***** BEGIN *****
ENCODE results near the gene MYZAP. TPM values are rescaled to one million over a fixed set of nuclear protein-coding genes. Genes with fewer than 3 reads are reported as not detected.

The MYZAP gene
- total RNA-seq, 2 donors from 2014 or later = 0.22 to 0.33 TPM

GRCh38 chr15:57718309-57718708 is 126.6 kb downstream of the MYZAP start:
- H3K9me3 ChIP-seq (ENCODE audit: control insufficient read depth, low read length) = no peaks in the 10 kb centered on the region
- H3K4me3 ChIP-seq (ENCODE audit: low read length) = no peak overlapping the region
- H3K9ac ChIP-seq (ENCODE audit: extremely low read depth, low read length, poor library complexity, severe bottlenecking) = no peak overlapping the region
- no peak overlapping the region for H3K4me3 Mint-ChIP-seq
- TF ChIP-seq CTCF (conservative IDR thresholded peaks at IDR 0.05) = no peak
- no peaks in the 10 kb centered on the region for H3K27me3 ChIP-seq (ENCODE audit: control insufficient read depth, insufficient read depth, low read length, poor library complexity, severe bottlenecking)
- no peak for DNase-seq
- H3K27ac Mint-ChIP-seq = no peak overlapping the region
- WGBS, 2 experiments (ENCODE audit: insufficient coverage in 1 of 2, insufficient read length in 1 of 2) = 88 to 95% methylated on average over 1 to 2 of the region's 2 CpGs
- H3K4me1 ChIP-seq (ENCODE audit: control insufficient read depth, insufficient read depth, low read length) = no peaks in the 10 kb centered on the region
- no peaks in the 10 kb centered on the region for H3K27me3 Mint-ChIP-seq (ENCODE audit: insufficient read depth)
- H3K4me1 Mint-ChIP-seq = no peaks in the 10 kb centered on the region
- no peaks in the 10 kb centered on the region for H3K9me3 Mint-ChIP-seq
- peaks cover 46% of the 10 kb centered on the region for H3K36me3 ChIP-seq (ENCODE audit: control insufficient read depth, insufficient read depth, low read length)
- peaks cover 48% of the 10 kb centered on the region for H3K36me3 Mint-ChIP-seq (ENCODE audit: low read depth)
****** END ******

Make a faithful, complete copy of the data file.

ENCODE results near the gene MYZAP. TPM values are rescaled to one million over a fixed set of nuclear protein-coding genes. Genes with fewer than 3 reads are reported as not detected.

The MYZAP gene
- total RNA-seq, 2 donors from 2014 or later = 0.22 to 0.33 TPM

GRCh38 chr15:57718309-57718708 is 126.6 kb downstream of the MYZAP start:
- H3K9me3 ChIP-seq (ENCODE audit: control insufficient read depth, low read length) = no peaks in the 10 kb centered on the region
- H3K4me3 ChIP-seq (ENCODE audit: low read length) = no peak overlapping the region
- H3K9ac ChIP-seq (ENCODE audit: extremely low read depth, low read length, poor library complexity, severe bottlenecking) = no peak overlapping the region
- no peak overlapping the region for H3K4me3 Mint-ChIP-seq
- TF ChIP-seq CTCF (conservative IDR thresholded peaks at IDR 0.05) = no peak
- no peaks in the 10 kb centered on the region for H3K27me3 ChIP-seq (ENCODE audit: control insufficient read depth, insufficient read depth, low read length, poor library complexity, severe bottlenecking)
- no peak for DNase-seq
- H3K27ac Mint-ChIP-seq = no peak overlapping the region
- WGBS, 2 experiments (ENCODE audit: insufficient coverage in 1 of 2, insufficient read length in 1 of 2) = 88 to 95% methylated on average over 1 to 2 of the region's 2 CpGs
- H3K4me1 ChIP-seq (ENCODE audit: control insufficient read depth, insufficient read depth, low read length) = no peaks in the 10 kb centered on the region
- no peaks in the 10 kb centered on the region for H3K27me3 Mint-ChIP-seq (ENCODE audit: insufficient read depth)
- H3K4me1 Mint-ChIP-seq = no peaks in the 10 kb centered on the region
- no peaks in the 10 kb centered on the region for H3K9me3 Mint-ChIP-seq
- peaks cover 46% of the 10 kb centered on the region for H3K36me3 ChIP-seq (ENCODE audit: control insufficient read depth, insufficient read depth, low read length)
- peaks cover 48% of the 10 kb centered on the region for H3K36me3 Mint-ChIP-seq (ENCODE audit: low read depth)